White Russia

The name Rus’ is often conflated with its Latin forms Russia and Ruthenia, thus Belarus is often referred to as White Russia or White Ruthenia. The name first appeared in German and Latin medieval literature; the chronicles of Jan of Czarnków mention the imprisonment of Lithuanian grand duke Jogaila and his mother at “Albae Russiae, Poloczk dicto” in 1381. In some languages, including German and Dutch, the country is generally called “White Russia” to this day (Weißrussland and Wit-Rusland respectively).

The Latin term “Alba Russia” was used again by Pope Pius VI to recognize the Society of Jesus there 1783, exclaiming “Approbo Societatem Jesu in Alba Russia degentem, approbo, approbo.” The first known use of White Russia to refer to Belarus was in the late-16th century by Englishman Sir Jerome Horsey, who was known for his close contacts with the Russian Royal Court. During the 17th century, the Russian Tsars used “White Rus” to describe the lands added from the Grand Duchy of Lithuania.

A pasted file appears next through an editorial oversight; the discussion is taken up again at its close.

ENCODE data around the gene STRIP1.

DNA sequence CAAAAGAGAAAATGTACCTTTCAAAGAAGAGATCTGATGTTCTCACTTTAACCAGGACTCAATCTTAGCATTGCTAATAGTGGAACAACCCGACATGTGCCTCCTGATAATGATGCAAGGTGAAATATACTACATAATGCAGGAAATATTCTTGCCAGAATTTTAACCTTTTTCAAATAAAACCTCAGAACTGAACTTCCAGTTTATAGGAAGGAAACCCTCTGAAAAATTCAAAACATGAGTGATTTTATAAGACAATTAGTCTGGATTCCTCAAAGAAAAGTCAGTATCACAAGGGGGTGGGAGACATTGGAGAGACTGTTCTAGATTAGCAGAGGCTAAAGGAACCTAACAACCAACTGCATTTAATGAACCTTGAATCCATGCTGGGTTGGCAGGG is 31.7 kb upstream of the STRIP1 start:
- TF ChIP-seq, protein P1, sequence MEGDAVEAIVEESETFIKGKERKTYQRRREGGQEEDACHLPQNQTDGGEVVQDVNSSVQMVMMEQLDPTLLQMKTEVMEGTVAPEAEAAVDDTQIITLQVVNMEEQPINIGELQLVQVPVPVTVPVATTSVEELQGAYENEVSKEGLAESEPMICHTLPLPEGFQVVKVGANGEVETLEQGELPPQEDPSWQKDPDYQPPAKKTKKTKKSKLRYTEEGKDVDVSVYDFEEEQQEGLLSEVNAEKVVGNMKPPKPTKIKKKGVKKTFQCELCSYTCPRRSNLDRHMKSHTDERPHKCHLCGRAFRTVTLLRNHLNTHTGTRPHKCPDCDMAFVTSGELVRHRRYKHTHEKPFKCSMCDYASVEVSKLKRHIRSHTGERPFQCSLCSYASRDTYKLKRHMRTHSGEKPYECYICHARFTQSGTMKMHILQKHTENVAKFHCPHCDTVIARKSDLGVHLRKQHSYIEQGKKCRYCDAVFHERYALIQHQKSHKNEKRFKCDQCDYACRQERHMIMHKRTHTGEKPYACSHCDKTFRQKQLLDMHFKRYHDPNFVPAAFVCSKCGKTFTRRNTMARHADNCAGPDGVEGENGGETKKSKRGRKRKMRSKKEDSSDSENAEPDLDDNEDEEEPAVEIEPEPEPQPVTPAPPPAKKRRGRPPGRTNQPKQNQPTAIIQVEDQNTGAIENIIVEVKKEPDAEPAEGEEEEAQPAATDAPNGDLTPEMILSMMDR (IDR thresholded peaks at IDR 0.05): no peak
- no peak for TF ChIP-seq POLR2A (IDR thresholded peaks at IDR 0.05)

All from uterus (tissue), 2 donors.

The term Belorussia (Russian: Белору́ссия; the latter part similar but spelled and stressed differently from Росси́я, Russia) first rose in the days of the Russian Empire, and the Russian Tsar was usually styled “the Tsar of All the Russias”, as Russia or the Russian Empire was formed by three parts of Russia—the Great, Little, and White. This asserted that the territories are all Russian and all the peoples are also Russian; in the case of the Belarusians, they were variants of the Russian people.

Advertisements

Leave a Reply

Fill in your details below or click an icon to log in:

WordPress.com Logo

You are commenting using your WordPress.com account. Log Out / Change )

Twitter picture

You are commenting using your Twitter account. Log Out / Change )

Facebook photo

You are commenting using your Facebook account. Log Out / Change )

Google+ photo

You are commenting using your Google+ account. Log Out / Change )

Connecting to %s